A Season of Creativity ~ Destination Imagination in Bedford


By Jennifer Cunningham

The winter of 2018 will probably best be remembered for three back-to-back Nor’Easters and the best snow days of the season, and kids all over town likely took advantage in time-honored ways: sledding, building snowmen, sleeping late…and of course, ransacking their households to create “projects” out of craft supplies, recyclables, and repurposed junk.  Others may have spent the snow days researching projects and ideas they are curious about or playing with friends and siblings to build something collaborative that incorporates many different talents and ideas.

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Courtesy images (c) 2017-2018 all rights reserved

But for nearly 60 Bedford kids, that spirit of ingenuity, creativity, and improvisation lasts all season long.  Throughout the winter, these students have participated in collaborative team-based problem solving through Destination Imagination, a national nonprofit creativity competition in which kids work in groups of two to seven to solve open-ended challenges in the fields of science, engineering, architecture, fine arts and service learning.   The DI program culminates in March when students bring the results of their handiwork to regional and state competitions to show off their inventiveness, collaboration, and hard work.

Each year the challenges change but their premise remains the same: kids research, construct, and present entirely original work in a team-selected STEAM field such as technology, structural engineering, or fine arts. Students are matched up into teams of up to 7 students in the fall and work together all winter on solving their selected challenge, including writing scripts, building scenery, and designing props, costumes and other elements on a very small budget and entirely without input or assistance from people outside of their team. In real-world terms, parents can’t measure, cut or nail together wood for the team, sew costumes, or fix something that falls apart.  Everything about the project from concept to design to execution is entirely student-driven.  Over the course of the season, kids learn about time management, resource management, and the design process.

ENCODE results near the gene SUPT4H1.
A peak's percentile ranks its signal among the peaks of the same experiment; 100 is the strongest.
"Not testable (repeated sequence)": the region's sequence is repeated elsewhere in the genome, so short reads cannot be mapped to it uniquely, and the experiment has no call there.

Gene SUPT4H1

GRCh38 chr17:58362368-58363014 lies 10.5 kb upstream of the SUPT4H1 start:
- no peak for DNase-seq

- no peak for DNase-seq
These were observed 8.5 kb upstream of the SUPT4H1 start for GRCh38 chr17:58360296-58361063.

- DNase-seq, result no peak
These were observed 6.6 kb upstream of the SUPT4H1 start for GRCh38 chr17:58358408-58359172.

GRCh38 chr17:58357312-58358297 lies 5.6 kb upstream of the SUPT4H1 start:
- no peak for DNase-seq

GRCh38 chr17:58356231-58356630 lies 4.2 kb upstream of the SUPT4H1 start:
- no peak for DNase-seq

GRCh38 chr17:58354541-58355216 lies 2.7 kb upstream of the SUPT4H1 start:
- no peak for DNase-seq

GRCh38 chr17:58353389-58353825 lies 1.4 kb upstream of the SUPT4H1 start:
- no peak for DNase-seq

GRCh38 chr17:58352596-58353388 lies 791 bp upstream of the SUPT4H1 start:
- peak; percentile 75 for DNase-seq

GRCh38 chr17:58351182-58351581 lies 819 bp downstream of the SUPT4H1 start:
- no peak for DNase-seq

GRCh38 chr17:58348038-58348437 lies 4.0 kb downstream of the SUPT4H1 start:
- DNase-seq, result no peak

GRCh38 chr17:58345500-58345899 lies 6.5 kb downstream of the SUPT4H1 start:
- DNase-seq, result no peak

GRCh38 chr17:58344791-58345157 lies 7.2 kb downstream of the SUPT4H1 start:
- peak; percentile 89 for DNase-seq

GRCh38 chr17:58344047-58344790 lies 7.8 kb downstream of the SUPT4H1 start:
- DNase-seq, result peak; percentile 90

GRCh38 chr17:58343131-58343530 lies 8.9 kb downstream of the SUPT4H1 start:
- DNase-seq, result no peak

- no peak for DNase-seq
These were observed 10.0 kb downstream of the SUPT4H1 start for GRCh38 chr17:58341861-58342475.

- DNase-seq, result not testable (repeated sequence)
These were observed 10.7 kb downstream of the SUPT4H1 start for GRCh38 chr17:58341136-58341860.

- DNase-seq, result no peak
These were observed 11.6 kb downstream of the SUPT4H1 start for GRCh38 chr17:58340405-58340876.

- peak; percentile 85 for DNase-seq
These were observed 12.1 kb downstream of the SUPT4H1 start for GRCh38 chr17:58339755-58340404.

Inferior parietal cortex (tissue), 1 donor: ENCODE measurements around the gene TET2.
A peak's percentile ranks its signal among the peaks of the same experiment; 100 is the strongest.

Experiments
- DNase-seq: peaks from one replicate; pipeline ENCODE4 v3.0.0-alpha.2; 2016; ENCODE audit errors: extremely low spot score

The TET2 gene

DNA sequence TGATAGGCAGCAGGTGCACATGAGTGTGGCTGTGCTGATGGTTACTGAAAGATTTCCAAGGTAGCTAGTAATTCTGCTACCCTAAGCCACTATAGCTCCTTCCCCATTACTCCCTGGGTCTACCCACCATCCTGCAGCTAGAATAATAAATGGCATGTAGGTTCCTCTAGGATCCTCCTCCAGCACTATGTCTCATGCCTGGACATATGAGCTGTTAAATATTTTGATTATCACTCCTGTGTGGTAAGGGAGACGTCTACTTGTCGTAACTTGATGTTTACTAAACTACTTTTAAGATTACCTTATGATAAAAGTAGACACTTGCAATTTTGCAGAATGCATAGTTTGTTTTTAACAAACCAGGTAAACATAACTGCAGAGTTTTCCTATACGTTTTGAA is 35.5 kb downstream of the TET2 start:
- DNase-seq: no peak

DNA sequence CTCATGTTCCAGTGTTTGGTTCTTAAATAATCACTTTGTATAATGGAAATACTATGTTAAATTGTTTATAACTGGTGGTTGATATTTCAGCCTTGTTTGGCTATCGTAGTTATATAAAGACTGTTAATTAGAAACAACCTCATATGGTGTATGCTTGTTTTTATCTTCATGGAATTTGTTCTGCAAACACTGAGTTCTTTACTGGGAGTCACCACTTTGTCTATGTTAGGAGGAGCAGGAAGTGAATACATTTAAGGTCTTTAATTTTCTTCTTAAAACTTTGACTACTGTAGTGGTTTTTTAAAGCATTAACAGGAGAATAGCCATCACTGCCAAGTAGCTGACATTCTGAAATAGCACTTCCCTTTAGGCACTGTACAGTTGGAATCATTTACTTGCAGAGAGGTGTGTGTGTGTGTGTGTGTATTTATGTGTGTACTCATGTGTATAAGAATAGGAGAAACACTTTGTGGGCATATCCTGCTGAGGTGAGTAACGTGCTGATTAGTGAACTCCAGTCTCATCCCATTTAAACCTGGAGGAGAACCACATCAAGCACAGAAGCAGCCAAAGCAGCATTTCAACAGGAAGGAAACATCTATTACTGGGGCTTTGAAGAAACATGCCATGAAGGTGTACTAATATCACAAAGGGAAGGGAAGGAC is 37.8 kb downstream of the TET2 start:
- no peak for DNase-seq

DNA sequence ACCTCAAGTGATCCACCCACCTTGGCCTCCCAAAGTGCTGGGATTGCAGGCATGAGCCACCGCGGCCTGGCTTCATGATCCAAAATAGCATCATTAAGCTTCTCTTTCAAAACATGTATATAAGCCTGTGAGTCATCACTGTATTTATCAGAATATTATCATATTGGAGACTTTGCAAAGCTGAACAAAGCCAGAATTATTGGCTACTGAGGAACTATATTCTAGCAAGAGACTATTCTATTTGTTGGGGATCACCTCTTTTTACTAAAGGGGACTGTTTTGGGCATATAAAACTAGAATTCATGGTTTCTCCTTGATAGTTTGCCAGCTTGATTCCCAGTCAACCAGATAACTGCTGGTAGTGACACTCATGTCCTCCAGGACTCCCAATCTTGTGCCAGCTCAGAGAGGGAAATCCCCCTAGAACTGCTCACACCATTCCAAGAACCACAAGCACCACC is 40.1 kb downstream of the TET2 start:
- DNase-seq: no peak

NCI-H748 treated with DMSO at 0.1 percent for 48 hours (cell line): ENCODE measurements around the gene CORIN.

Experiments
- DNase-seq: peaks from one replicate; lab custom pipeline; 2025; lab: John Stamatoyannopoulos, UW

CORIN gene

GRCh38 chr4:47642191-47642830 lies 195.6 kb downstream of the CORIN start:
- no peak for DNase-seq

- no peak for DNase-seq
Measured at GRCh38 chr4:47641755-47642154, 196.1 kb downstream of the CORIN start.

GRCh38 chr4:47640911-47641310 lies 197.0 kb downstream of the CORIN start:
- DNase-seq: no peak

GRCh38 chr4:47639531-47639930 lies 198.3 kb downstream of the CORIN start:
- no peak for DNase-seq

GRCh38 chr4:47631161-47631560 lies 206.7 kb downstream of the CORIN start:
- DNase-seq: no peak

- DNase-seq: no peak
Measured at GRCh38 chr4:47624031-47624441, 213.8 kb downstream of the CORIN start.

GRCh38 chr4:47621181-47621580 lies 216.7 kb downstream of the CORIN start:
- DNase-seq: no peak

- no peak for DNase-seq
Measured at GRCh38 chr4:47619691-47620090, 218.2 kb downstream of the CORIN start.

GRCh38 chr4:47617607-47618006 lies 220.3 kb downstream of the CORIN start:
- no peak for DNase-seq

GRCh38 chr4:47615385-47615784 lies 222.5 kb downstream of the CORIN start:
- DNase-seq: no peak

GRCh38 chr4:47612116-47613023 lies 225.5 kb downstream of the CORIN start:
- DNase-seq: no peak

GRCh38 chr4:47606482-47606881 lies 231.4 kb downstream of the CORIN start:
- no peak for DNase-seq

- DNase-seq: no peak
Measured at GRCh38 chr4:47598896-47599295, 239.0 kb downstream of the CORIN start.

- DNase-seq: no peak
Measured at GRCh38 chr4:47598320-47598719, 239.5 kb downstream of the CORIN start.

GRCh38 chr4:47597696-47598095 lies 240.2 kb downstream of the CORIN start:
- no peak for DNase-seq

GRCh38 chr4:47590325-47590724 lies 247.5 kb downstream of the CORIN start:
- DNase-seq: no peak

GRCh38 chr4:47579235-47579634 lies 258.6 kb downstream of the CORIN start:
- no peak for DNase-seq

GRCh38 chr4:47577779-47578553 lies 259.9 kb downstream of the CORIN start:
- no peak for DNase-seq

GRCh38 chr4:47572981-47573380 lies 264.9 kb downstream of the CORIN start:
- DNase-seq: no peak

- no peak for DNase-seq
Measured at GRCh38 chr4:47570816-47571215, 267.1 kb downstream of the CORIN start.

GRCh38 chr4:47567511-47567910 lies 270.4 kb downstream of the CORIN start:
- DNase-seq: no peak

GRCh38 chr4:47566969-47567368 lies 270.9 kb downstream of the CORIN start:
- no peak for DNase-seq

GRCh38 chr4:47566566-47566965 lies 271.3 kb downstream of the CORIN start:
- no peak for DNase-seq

At the tournament at Chelmsford High School on March 18, trained appraisers scored each aspect of the teams’ solutions on criteria including originality, workmanship, presentation, and teamwork.  In addition to the prepared presentation, each team was also evaluated on an “Instant Challenge.” Unlike the central challenge where teams have months to create their presentation, Instant Challenges are solved in a matter of a few minutes, using communication and problem-solving strategies the students have developed over the course of the season.

This year, a total of 58 Bedford students participated in a variety of challenges including:

Maze Craze

This technical challenge asked teams to build a device to navigate a tournament-provided maze, design and build a prop to transform in the maze and create and present a story about a journey through the maze.

“The Skittleworms,” a team of Bedford 6th graders (Ada Cooprider Toby Favalora, Evan Kelly, Rachael Hsu, Hayden McAllister, and Jane Stewart) selected the Maze Craze challenge this year, incorporating a homemade electromagnet, a line-following IR sensing robot, and an original musical composition into their challenge solution.  After winning the regional championship in Chelmsford on March 18, this team advanced to the Massachusetts state competition where they took the 2nd place trophy.

Unlikely Attraction

This year’s scientific challenge was to explore scientific concepts used in amusement park attractions, design and build an attraction, and to create and present a story about that attraction operating in an unlikely location.